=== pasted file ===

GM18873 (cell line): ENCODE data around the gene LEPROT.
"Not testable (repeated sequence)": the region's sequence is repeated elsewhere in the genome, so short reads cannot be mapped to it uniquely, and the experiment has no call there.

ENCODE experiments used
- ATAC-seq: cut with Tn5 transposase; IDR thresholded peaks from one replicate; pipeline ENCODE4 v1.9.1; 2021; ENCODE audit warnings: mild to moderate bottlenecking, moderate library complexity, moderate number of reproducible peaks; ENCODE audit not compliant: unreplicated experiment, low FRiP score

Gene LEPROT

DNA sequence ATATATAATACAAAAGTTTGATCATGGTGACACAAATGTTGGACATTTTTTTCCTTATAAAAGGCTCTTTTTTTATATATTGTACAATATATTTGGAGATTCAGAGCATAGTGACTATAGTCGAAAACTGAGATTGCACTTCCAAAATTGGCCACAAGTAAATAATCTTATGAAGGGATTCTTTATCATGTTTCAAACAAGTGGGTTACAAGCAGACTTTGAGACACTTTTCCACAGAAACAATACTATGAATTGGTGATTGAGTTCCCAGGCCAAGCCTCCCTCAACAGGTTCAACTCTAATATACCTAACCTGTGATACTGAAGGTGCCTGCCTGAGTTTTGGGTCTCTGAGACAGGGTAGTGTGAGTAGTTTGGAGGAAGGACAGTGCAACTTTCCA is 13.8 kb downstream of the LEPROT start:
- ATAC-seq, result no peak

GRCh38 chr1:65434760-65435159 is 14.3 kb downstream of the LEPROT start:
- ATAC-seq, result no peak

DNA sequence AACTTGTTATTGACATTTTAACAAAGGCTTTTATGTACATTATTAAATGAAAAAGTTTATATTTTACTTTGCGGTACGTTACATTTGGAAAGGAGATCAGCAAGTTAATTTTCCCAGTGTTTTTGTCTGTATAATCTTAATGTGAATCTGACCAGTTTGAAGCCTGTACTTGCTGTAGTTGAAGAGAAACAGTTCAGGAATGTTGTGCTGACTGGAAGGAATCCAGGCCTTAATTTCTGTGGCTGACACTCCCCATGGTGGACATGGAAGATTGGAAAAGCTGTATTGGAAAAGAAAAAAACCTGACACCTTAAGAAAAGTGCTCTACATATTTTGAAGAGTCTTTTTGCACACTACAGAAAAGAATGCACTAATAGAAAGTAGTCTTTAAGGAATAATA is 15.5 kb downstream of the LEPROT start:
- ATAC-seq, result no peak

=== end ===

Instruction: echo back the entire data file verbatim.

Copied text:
GM18873 (cell line): ENCODE data around the gene LEPROT.
"Not testable (repeated sequence)": the region's sequence is repeated elsewhere in the genome, so short reads cannot be mapped to it uniquely, and the experiment has no call there.

ENCODE experiments used
- ATAC-seq: cut with Tn5 transposase; IDR thresholded peaks from one replicate; pipeline ENCODE4 v1.9.1; 2021; ENCODE audit warnings: mild to moderate bottlenecking, moderate library complexity, moderate number of reproducible peaks; ENCODE audit not compliant: unreplicated experiment, low FRiP score

Gene LEPROT

DNA sequence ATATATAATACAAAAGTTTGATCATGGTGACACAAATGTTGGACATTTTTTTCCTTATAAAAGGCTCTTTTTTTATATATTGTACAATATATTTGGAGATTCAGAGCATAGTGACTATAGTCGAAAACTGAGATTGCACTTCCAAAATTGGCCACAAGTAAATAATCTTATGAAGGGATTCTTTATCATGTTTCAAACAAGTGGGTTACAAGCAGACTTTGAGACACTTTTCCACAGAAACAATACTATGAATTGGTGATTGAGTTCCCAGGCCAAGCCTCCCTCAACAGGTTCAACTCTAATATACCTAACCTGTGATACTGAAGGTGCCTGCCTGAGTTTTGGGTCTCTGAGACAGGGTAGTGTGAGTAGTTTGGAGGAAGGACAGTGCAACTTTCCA is 13.8 kb downstream of the LEPROT start:
- ATAC-seq, result no peak

GRCh38 chr1:65434760-65435159 is 14.3 kb downstream of the LEPROT start:
- ATAC-seq, result no peak

DNA sequence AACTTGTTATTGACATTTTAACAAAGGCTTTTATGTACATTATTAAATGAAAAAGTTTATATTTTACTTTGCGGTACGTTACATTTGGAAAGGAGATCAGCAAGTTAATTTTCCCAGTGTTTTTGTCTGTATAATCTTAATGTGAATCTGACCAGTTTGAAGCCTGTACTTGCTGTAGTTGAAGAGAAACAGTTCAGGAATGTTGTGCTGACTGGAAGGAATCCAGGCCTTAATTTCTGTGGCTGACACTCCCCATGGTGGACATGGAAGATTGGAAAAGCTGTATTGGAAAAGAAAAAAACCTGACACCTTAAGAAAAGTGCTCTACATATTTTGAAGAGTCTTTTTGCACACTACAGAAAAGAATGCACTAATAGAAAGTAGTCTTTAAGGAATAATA is 15.5 kb downstream of the LEPROT start:
- ATAC-seq, result no peak